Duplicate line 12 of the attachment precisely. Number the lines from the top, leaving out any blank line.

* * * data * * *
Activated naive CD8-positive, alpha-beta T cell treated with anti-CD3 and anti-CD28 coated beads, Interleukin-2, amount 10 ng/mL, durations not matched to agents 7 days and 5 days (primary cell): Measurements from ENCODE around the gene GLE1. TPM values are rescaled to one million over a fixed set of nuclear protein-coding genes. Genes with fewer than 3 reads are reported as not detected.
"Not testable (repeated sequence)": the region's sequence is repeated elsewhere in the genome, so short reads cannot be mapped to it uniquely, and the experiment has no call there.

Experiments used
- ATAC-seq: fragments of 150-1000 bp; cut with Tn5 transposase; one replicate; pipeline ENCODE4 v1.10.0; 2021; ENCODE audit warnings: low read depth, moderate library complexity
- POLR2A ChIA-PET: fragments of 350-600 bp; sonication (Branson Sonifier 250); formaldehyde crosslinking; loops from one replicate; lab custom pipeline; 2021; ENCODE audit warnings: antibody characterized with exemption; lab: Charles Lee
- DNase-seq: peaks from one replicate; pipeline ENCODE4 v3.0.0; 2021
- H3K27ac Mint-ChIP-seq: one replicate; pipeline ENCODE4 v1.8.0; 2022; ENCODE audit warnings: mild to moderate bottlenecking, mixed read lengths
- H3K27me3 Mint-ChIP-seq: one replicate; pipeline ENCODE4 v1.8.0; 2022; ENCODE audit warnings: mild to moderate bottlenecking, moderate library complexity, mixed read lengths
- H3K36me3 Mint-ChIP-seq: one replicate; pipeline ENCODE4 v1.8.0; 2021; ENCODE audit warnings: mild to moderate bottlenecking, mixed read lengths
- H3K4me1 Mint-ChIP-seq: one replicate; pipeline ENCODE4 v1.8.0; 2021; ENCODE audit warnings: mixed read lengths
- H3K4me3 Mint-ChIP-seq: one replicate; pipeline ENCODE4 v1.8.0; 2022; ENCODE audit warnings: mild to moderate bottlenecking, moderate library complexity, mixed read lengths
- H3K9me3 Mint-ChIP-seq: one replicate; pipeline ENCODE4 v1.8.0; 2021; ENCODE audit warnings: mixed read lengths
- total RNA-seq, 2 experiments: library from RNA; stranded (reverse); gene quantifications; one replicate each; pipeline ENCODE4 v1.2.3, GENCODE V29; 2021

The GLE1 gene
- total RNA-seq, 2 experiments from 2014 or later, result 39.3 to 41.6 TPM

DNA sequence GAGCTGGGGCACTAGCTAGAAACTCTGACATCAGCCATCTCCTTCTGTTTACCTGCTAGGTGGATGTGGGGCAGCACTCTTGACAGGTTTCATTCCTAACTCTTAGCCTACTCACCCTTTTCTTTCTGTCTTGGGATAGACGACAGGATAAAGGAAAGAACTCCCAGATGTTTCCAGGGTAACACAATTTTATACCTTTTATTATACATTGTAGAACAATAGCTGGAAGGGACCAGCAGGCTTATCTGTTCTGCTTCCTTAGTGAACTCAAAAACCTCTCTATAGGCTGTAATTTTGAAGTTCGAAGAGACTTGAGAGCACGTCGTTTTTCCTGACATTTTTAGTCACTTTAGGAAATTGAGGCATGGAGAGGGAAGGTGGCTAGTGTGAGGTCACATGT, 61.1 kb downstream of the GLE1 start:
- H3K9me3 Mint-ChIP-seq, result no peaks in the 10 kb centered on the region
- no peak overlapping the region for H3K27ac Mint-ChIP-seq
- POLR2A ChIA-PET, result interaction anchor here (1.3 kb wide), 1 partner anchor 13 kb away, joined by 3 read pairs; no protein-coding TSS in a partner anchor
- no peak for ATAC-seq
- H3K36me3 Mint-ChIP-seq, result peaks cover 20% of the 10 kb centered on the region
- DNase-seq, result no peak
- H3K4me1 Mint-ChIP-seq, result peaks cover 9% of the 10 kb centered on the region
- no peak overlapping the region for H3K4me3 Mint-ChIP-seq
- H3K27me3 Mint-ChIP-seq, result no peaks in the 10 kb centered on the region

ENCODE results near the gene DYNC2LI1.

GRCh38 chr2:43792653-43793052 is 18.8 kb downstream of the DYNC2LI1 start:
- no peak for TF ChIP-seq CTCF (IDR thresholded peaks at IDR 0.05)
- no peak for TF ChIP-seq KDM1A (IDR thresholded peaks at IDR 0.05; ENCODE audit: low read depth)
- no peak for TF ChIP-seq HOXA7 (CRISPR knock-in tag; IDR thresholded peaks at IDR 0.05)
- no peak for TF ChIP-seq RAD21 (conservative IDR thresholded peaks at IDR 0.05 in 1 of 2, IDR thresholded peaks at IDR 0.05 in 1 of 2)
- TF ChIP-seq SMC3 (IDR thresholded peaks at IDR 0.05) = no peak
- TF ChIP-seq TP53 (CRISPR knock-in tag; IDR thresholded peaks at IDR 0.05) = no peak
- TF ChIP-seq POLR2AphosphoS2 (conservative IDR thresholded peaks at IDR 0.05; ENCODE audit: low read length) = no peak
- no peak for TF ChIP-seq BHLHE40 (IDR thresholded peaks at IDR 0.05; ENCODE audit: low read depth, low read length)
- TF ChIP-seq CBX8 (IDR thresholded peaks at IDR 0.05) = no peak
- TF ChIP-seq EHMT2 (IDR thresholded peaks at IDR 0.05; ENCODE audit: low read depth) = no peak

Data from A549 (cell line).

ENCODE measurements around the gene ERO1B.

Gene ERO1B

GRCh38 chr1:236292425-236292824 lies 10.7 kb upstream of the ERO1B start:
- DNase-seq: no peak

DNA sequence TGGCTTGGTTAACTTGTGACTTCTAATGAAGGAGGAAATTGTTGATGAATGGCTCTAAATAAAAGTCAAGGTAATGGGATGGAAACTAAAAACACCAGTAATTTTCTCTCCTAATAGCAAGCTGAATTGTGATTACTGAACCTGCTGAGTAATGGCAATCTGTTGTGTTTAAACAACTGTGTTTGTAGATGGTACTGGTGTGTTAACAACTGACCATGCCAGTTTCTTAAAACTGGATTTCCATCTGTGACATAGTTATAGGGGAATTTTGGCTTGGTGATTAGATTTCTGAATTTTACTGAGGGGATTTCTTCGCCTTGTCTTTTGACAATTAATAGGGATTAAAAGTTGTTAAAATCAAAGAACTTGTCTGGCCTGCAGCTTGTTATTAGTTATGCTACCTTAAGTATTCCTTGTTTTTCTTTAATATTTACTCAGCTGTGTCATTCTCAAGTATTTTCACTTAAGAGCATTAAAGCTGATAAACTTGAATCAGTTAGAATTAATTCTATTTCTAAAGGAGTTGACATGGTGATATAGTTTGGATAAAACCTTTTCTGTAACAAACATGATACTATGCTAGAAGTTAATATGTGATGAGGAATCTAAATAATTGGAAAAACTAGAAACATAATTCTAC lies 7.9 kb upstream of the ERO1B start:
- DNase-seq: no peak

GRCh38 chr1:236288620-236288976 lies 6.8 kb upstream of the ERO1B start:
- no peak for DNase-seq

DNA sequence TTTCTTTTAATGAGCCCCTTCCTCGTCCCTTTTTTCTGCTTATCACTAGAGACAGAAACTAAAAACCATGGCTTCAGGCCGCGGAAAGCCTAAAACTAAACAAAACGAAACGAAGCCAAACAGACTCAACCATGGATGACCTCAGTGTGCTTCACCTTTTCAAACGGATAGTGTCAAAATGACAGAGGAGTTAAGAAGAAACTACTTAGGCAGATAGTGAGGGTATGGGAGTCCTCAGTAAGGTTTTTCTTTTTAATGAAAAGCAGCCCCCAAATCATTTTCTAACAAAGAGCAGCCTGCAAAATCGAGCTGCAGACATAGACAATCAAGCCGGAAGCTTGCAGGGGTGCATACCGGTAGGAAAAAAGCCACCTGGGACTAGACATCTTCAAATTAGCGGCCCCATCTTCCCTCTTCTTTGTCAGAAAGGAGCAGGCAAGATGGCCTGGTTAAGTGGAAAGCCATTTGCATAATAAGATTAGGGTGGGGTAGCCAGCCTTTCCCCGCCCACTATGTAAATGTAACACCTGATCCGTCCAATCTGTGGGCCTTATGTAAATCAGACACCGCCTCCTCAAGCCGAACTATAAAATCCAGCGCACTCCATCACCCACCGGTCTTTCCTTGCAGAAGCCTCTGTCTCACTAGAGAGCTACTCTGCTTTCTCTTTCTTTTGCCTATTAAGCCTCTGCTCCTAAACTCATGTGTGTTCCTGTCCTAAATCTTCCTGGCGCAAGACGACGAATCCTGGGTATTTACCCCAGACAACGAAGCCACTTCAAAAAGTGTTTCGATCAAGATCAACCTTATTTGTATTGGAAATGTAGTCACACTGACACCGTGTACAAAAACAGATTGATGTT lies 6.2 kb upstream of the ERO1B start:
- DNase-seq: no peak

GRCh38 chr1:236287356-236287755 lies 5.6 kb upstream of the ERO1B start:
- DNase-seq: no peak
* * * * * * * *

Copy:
- H3K9me3 Mint-ChIP-seq: one replicate; pipeline ENCODE4 v1.8.0; 2021; ENCODE audit warnings: mixed read lengths